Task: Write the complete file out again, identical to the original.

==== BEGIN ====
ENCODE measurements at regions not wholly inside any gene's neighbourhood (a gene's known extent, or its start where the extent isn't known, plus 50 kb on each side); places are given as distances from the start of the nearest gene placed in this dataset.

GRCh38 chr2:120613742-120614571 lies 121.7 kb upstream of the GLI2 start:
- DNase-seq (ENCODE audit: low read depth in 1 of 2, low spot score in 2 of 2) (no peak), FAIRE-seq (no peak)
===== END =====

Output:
ENCODE measurements at regions not wholly inside any gene's neighbourhood (a gene's known extent, or its start where the extent isn't known, plus 50 kb on each side); places are given as distances from the start of the nearest gene placed in this dataset.

GRCh38 chr2:120613742-120614571 lies 121.7 kb upstream of the GLI2 start:
- DNase-seq (ENCODE audit: low read depth in 1 of 2, low spot score in 2 of 2) (no peak), FAIRE-seq (no peak)